It is disturbing how often acts of torture are presented in pop culture as morally justifiable. But the fact that they are says a lot less about prevailing moral attitudes than Goldberg seems to think. Movies and television shows, like clever hypothetical questions, are carefully designed to lead viewers to specific moral conclusions. When you are shown unequivocally that the person being tortured is an evil mass murderer and that the person doing the torturing is a pure-hearted hero — and you are then shown that the torture in fact leads to the disclosure of information that saves a bunch of childrens’ lives — it is no wonder that viewers are prepared to morally absolve the torturer. That moral conclusion is being spoon-fed to them in the form of a highly-stacked utilitarian calculus. The thumb is pressing down quite hard on the scale.
If, on the other hand, you were to tell a different story, say one involving a detainee of questionable guilt being brutally beaten to death with a flashlight (as described in the IG report), you would likely elicit a very different emotional response.
First, whether or not the average American is okay with utilizing power drills and electrical prods to interrogate suspected terrorists is sort of beside the point in determining whether or not such techniques are moral. Or effective. In the past, there has been mass support in this country for plenty of government policies that were neither.
Second, I don’t know that rooting for a character in a Tom Clancy good-versus-evil action flick equates to moral approval for everything that character does in the film. Audiences root for the hero because the film has designated that character as the person you’re supposed to root for. When moral questions like torture or state surveillance are presented with a bit more sophistication than that of a flag-waving Clancy film—take the The Dark Knight if you want to stick with blockbusters—audience reaction can be a bit more ambiguous.
Third, from Archie Bunker to Tony Soprano to Omar Little, the entertainment industry is great at eliciting sympathy and approval for flawed, even deviant characters. For example, I’d imagine that like me, a lot of people were rooting for Omar Little to exact his revenge on Avon Barksdale’s crew in The Wire’s first season. That shouldn’t be interpreted as moral approval of vigilante justice in the real world.
But getting directly to Goldberg’s point: Haven’t conservatives been explicitly arguing for years that Hollywood is openly hostile to the values of the average American?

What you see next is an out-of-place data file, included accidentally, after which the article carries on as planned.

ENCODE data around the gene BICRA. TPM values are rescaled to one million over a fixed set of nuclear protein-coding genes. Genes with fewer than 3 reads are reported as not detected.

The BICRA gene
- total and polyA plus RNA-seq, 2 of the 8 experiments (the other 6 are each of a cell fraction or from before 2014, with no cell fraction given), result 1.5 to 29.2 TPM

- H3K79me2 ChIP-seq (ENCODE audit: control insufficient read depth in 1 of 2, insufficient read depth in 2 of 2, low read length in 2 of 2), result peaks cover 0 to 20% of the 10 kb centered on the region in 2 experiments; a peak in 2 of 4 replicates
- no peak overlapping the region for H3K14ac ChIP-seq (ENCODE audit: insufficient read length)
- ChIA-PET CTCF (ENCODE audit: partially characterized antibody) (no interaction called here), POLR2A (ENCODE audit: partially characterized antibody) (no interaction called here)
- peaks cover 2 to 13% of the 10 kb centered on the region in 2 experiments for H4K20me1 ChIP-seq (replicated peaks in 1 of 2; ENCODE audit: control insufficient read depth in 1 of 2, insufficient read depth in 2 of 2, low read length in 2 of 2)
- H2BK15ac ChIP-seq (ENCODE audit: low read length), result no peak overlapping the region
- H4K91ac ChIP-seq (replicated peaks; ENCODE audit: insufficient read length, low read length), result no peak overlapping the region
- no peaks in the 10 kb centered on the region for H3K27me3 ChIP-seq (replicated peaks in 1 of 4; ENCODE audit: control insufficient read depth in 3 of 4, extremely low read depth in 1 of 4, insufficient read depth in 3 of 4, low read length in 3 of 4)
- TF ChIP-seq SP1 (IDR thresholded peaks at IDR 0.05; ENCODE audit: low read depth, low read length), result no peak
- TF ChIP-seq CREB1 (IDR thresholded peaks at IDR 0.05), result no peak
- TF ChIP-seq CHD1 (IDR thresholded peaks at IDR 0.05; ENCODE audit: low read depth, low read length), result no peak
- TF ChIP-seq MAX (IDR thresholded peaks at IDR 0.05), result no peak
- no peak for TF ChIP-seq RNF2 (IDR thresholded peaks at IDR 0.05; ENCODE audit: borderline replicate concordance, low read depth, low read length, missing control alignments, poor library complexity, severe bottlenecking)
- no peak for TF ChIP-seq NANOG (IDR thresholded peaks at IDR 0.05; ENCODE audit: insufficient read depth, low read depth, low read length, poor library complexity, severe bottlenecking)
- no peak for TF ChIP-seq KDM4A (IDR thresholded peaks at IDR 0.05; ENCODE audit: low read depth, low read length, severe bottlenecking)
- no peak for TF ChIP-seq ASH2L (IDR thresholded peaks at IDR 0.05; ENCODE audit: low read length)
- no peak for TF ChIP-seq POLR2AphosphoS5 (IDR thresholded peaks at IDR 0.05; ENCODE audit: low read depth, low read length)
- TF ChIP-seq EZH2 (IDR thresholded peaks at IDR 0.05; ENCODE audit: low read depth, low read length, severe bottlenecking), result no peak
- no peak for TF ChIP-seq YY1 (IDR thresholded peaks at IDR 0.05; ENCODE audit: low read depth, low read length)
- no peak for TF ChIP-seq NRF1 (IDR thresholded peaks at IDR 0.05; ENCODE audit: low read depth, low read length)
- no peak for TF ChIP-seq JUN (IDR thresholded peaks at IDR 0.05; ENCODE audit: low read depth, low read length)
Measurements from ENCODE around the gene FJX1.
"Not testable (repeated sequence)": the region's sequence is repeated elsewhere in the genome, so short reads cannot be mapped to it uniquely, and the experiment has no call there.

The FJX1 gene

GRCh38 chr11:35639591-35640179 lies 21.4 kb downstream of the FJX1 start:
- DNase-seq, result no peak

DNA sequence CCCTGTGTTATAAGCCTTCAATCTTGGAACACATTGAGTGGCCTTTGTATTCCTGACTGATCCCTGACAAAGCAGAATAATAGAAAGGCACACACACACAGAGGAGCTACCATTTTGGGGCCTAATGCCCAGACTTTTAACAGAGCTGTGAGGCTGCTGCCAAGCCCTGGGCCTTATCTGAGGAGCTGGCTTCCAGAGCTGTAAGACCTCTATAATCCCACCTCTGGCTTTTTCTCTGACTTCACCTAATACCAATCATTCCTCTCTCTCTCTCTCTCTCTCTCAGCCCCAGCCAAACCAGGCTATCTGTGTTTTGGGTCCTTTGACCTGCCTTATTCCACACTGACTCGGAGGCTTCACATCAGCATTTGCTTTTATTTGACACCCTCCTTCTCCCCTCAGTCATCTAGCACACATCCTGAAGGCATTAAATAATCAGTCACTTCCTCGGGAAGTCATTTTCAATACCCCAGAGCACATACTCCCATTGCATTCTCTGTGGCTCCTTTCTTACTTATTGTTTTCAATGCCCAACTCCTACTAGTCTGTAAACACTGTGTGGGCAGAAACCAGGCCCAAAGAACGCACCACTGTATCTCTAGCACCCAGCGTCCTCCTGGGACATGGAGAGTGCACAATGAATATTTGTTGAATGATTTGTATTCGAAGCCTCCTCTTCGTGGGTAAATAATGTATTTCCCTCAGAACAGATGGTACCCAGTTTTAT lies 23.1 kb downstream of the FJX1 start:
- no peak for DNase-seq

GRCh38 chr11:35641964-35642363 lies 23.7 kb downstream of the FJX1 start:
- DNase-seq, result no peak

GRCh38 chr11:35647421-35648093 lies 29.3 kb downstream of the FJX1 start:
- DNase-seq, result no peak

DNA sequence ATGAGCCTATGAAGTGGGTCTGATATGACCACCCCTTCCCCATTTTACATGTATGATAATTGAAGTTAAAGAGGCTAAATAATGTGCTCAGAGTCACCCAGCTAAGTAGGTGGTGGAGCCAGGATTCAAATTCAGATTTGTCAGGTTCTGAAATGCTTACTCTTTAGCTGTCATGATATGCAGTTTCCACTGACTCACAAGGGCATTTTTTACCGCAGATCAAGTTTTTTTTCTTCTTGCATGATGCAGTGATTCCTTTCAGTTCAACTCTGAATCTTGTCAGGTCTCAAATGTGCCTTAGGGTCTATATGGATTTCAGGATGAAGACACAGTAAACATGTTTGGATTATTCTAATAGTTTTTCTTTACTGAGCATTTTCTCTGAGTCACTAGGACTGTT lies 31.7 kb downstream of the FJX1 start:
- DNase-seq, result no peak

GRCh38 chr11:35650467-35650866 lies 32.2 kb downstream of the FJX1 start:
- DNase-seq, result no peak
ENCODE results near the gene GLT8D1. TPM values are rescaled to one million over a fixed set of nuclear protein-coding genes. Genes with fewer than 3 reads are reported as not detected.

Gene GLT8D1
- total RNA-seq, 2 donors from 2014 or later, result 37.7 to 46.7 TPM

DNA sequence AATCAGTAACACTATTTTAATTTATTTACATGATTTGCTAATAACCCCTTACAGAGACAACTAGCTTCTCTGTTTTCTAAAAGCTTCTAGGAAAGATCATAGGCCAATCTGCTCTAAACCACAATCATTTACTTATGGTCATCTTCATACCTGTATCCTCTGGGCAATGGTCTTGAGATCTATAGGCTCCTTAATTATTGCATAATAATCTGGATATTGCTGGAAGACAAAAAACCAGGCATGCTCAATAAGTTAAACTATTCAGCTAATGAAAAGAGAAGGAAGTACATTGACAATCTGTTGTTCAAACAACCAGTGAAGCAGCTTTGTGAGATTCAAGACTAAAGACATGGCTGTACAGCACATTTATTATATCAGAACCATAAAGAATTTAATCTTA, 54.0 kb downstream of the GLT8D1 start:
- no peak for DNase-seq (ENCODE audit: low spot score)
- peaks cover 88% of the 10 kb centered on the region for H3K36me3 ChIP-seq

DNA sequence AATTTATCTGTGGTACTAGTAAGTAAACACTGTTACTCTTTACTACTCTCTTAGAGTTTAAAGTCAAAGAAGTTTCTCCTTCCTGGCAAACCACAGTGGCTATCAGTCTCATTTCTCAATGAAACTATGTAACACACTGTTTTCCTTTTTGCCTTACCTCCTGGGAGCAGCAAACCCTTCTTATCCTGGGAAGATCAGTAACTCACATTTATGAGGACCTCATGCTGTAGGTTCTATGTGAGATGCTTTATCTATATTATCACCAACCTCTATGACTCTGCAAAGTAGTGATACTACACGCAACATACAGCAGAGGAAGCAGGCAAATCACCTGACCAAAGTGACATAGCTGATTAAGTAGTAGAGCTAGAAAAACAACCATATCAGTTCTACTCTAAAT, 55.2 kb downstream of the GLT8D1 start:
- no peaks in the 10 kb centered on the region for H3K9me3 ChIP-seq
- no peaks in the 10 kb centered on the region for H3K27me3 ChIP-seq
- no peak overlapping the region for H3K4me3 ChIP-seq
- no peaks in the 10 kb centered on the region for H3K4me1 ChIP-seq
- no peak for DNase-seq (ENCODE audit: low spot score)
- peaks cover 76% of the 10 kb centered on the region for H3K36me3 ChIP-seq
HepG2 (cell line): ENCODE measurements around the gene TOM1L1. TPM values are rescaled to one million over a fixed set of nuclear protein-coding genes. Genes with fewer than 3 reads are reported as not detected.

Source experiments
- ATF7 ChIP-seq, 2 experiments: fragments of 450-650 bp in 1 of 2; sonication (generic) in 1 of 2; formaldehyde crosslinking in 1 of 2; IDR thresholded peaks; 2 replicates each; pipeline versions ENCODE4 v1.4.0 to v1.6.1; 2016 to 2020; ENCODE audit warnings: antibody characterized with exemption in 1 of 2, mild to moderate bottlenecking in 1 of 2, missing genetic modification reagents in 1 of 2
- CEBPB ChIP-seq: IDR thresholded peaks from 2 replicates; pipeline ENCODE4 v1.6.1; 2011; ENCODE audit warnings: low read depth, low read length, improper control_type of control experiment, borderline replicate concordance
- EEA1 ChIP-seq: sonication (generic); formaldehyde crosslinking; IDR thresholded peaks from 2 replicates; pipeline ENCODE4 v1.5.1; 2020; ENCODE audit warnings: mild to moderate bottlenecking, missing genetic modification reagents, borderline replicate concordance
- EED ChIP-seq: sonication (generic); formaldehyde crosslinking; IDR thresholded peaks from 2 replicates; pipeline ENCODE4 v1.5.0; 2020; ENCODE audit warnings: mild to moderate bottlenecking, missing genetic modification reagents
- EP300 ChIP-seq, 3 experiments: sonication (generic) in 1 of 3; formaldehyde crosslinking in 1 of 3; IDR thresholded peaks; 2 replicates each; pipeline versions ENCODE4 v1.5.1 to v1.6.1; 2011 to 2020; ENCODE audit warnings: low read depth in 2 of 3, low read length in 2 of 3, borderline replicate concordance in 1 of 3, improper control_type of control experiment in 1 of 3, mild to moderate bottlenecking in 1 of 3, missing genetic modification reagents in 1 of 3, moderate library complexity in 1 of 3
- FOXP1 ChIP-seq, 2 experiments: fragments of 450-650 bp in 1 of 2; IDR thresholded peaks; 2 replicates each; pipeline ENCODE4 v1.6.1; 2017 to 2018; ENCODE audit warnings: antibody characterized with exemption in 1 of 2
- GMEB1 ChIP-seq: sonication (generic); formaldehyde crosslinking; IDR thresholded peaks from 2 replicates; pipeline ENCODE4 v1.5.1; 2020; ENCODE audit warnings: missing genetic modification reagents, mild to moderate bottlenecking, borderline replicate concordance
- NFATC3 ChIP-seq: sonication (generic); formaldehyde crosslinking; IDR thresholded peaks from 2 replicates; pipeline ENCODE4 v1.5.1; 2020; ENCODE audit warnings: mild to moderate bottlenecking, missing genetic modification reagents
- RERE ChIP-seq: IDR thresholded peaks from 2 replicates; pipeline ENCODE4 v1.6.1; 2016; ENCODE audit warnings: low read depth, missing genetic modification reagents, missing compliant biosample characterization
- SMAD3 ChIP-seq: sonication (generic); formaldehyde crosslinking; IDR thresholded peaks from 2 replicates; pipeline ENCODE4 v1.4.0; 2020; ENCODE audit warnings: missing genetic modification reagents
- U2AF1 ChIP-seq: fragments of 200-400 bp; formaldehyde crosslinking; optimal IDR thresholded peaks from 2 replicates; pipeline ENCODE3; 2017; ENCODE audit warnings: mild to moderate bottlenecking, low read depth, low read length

Hollywood gets us to sympathize with and root for all sorts of protagonists who, in the real world, we would regard as moral monsters who should be in prison at the very least, and probably on death row. A quick list off the top of my head: Jules Winnfield and Vincent Vega; Mr. White and Mr. Pink; the team of con artists on Hustle; Tony Soprano; Omar Little; Spike from Buffy; Jayne Cobb on Firefly; Leon the Professional; The Punisher; Wikus van de Merwe in District 9; Danny Ocean of the eponymous 12, 11, and 13; the homicidal grad students in The Last Supper. You can probably add a dozen more with a few minutes thought. We had better hope fiction isn’t a reliable guide to our moral intuitions, because with a tub of popcorn and some Milk Duds in hand, we routinely cheer thieves, thugs, and murderous sociopaths provided they’re kind to children and puppies or make a habit of mostly killing or victimizing mean people, or seem like maybe they’re sorry about that whole “lifetime of causing mayhem and suffering,” or frankly just dress stylishly and seem kind of badass. Maybe we don’t regard most of these as “good guys,” exactly, but redemption typically comes cheap, and a characters often do a face-heel turn on a dime.
UPDATE #2: Ryan Sager:
Where did the “positive” portrayal of torture in movies come from? Partly from the omniscience of the audience — we know he has the right guy, so it’s okay for the hero to blow his kneecap off to save his adorable daughter. Partly from the necessities of cinematic storytelling — slower interrogation methods would make for some seriously non-dramatic drama. Movies are about the ticking time bomb, escalating action, crazy choices. Real interrogation situations are almost never the ticking time bomb.
But therein lies the problem: We’ve come to intuitively believe that virtually every torture situation is a ticking time bomb and that torture always works. Because that’s our most salient experience with the issue. We’ve talked before about the availability bias here on Neuroworld, and that’s what’s at work here. When we think about torture, our brains look for what we know about it. What facts are readily available to us. Is it ever necessary? Sure. There’s a nuclear bomb in LA, and Jack Bauer needs to find it! Harrison Ford’s family is in danger, and he needs the guy to talk! Does it work? Sometime you really have to torture them hard, but yeah, most times I can remember the hero gets the information and saves the day. Do innocent people sometimes get harmed by torture? Almost never (maybe that happened on “24″ once? but that’s just because liberals made them do it).
Obviously, we’re not particularly eager to believe our brains work this way, but the availability bias is extremely well established scientifically, and it’s obviously at play in how the American public views torture. Even those of us who oppose torture marinated in the same culture — we have to work just a little harder because of it to ignore these deeply ingrained biases.
Where Jonah’s wrong, I think, is in implying that causation goes one way here. Cinema reflects public attitudes (though, as explained above, that’s not the only reason torture is so common in TV and movies), but it also creates them. Where he’s right is that this pop-culture effect is a very clear indicator that the mass of the American public will never be significantly outraged by what happened under President Bush.